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Mother’s journey with cancer

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Wally Fraser from Fraser and Associates BlueStar and Sanlam arranged a ladies’ tea in support of the Cancer Association of South Africa (Cansa) and the Theunis Fichardt Hospitium at the Pietersburg Club on Thursday.
Cindy Stoltz, whose eight-year-old daughter, McKaylin is a cancer survivor, delivered the keynote speech.
McKaylin was just four years old when she was diagnosed with Burkitt’s lymphoma, an aggressive type of childhood cancer. Following 11 rounds of chemo, two total blood transfusions and 24 lumbar punctures as well as surgery; losing her job and having to leave her other daughter, then aged 18 months, for seven months while caring for McKaylin, Cindy can today look back at the time the family had to fight for her daughter’s life.
McKaylin was transferred to the Unitas Hospital in Pretoria in January 2012 after experiencing severe stomach pains. It was decided that she had to have surgery for intussusception and a piece of her small intestine had to be removed. Tests revealed to doctors she had Burkitt’s lymphoma. McKaylin had to undergo chemotherapy for seven day periods at a time, 24 hours a day. Later each day was a struggle, as the young patient developed internal sores in her mouth, intestines and bladder. It was a struggle to keep her alive seeing that she had to be fed intravenously as she could not eat or swallow or digest food. Her bladder functions failed. Once she was in a coma for five days.
“It is the most difficult, emotional and overwhelming experience when one’s child is diagnosed with cancer and one experiences shock, fear, anxiety, sorrow and loss of control. It is tragic and unfair,” Cindy told the audience.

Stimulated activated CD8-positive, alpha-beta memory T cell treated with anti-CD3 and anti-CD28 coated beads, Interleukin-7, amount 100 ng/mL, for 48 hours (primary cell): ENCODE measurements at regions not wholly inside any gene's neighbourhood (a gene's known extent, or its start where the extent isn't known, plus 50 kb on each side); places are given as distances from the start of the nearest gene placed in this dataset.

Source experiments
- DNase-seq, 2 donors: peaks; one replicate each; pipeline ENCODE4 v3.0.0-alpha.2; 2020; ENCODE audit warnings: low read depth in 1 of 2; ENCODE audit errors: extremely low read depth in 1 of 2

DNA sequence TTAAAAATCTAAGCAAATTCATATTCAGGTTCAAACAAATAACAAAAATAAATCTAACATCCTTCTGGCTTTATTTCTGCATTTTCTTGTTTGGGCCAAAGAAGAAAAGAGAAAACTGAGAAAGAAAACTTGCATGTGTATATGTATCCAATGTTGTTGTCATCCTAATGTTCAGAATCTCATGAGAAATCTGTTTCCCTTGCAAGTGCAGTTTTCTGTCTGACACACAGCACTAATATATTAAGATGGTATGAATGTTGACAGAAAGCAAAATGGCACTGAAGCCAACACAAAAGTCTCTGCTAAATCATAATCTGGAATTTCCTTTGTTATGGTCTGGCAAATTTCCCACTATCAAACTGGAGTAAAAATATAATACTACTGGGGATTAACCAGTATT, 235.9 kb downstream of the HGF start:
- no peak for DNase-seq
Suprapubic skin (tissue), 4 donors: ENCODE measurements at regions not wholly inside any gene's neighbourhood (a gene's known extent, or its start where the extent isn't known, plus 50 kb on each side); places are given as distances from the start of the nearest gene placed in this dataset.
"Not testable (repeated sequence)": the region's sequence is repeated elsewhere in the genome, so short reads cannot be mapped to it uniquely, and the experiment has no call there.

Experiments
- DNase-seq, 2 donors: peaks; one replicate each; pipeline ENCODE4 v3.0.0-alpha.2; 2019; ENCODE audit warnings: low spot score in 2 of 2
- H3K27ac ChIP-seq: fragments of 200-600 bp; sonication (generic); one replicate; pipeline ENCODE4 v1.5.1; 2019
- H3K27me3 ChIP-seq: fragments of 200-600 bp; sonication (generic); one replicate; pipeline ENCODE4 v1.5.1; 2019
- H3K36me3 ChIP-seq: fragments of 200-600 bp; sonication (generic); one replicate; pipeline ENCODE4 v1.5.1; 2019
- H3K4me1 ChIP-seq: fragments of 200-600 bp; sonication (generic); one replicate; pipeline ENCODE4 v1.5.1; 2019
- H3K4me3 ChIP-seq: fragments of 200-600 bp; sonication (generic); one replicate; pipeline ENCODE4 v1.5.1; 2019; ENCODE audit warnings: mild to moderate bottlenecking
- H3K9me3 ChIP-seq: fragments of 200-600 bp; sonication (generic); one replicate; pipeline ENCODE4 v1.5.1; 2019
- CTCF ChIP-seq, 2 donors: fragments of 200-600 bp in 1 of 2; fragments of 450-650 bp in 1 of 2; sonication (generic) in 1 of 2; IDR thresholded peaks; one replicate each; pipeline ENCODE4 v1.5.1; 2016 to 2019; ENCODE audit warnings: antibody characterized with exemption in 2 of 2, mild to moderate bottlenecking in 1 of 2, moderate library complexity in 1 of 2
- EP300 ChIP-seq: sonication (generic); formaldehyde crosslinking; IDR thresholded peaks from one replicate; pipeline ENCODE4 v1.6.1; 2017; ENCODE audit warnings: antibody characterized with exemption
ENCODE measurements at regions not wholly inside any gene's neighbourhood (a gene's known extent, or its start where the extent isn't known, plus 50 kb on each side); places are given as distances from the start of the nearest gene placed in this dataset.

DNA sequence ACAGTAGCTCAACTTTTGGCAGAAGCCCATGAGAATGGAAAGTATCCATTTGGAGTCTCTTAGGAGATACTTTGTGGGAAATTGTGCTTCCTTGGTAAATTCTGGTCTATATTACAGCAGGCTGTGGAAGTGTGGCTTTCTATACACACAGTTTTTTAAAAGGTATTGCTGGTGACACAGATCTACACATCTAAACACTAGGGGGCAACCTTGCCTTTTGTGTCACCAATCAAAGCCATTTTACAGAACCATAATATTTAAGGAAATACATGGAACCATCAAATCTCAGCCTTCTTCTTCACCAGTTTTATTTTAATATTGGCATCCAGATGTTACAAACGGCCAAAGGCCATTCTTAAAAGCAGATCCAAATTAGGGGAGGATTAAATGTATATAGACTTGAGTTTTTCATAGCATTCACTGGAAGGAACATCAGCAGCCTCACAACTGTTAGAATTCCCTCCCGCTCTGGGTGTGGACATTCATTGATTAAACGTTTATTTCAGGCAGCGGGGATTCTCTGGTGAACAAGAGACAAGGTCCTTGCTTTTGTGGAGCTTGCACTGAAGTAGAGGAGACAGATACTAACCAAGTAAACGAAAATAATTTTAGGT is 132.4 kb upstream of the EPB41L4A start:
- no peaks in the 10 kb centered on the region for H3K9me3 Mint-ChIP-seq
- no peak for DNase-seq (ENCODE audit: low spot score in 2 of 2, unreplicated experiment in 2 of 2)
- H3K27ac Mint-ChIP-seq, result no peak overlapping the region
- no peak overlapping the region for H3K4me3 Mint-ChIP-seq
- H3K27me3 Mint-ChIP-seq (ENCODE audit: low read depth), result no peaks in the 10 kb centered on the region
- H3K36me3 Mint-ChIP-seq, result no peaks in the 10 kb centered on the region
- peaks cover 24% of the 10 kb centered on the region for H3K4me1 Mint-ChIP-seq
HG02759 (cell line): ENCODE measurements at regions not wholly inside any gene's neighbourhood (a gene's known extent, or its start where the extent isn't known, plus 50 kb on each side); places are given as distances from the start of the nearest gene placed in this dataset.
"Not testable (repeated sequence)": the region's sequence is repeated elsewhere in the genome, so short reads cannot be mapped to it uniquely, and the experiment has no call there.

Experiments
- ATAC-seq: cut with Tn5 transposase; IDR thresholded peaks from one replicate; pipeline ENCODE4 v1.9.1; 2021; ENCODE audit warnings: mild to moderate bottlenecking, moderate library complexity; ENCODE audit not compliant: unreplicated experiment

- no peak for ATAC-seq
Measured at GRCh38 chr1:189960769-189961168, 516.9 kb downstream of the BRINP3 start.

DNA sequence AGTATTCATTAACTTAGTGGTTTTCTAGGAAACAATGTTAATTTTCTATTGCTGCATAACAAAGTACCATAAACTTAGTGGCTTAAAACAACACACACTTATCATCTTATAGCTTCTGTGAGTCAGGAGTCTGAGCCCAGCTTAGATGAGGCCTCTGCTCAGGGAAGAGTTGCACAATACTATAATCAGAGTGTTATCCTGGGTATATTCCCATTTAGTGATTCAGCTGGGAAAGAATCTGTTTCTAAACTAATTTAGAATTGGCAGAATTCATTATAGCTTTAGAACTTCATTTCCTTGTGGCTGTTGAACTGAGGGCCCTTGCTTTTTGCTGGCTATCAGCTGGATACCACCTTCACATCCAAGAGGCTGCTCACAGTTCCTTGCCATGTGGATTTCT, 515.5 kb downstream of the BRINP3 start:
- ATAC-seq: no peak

She explained that vitamin supplements and food that would be classified as “good” could be harmful for cancer patients for it also feed the cancerous cells and side effects such as fatigue, nausea and chemo-brain may linger longer.
‘Chemo brain’ shows as unclear thoughts, impaired memory, long and short-term, and loss of soft motor skills. After the chemotherapy Cindy had to work on strengthening her daughter’s muscles again and teach her to hold a pencil. McKaylin took up horse-riding to strengthen her muscles.
Cindy advised others always to get a second opinion and carefully look at managing expenses. She said one looks at life differently after such an experience. “Life is too short not to be lived,” she says.

NELIE ERASMUS
>>nelie.observer@gmail.com

McKaylin Stoltz as she looked in 2012.

McKaylin Stoltz as she looked in 2012.

Joyce Fraser hands over two soft toys to Cindy Stoltz for her daughters at the ladies’ tea arranged by Fraser and Associates BlueStar in support of Cansa and the Theunis Fichardt Hospitium.

Joyce Fraser hands over two soft toys to Cindy Stoltz for her daughters at the ladies’ tea arranged by Fraser and Associates BlueStar in support of Cansa and the Theunis Fichardt Hospitium.